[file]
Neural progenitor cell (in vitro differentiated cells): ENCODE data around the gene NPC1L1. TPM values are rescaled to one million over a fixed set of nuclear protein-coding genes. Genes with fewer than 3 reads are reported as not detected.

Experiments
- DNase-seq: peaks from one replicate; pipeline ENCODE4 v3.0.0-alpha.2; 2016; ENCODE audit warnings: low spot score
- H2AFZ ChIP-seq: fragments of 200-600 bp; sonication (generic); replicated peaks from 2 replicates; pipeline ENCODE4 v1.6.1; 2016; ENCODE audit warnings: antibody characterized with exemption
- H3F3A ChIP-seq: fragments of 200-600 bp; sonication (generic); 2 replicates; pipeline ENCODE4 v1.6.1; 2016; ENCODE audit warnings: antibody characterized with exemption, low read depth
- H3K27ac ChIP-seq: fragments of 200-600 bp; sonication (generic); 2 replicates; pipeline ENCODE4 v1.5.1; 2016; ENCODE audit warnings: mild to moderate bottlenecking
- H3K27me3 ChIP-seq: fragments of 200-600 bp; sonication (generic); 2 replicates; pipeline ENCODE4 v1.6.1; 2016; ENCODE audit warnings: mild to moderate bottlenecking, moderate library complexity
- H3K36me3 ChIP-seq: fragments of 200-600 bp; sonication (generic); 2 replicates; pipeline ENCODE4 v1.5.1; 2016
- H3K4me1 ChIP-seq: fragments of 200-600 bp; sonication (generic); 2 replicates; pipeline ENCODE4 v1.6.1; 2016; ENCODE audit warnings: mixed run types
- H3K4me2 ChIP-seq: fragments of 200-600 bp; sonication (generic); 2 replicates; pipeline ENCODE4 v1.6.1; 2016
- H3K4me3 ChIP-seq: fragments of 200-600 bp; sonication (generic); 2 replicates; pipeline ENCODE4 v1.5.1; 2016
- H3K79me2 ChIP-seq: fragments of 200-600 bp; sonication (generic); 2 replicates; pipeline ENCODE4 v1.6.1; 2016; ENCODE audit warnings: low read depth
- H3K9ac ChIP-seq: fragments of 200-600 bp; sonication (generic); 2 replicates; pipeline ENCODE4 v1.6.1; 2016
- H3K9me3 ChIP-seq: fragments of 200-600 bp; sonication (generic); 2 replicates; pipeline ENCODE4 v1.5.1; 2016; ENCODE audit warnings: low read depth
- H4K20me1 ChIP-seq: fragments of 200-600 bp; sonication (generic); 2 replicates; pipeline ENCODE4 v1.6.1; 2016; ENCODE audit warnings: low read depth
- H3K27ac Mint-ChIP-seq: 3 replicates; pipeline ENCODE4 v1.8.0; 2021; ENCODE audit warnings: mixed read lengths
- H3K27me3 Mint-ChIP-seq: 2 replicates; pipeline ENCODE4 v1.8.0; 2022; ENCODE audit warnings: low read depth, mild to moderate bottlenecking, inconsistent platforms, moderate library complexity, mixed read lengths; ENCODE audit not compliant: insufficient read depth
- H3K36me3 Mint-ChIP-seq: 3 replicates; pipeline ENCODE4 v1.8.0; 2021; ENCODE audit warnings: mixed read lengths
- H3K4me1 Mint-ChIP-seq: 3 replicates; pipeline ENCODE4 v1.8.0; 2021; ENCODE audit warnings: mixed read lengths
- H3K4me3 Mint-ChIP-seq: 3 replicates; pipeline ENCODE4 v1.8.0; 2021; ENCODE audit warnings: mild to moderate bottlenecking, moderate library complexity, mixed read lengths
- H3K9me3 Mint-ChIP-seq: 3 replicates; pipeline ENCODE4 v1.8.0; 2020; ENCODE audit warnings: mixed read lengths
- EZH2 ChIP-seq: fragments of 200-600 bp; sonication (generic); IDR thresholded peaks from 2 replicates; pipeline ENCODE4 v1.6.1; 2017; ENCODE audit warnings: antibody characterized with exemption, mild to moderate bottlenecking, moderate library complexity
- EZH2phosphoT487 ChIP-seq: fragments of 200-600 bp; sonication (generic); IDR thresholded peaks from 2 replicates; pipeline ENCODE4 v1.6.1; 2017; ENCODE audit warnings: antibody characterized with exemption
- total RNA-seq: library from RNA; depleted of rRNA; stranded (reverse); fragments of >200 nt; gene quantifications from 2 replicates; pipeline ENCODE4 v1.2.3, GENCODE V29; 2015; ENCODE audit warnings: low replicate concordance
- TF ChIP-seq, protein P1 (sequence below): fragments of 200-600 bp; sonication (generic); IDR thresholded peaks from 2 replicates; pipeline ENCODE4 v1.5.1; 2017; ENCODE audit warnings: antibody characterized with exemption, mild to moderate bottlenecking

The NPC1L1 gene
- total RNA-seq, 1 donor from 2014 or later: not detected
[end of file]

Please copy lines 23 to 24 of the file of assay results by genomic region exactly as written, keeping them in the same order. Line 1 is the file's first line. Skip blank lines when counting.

- EZH2phosphoT487 ChIP-seq: fragments of 200-600 bp; sonication (generic); IDR thresholded peaks from 2 replicates; pipeline ENCODE4 v1.6.1; 2017; ENCODE audit warnings: antibody characterized with exemption
- total RNA-seq: library from RNA; depleted of rRNA; stranded (reverse); fragments of >200 nt; gene quantifications from 2 replicates; pipeline ENCODE4 v1.2.3, GENCODE V29; 2015; ENCODE audit warnings: low replicate concordance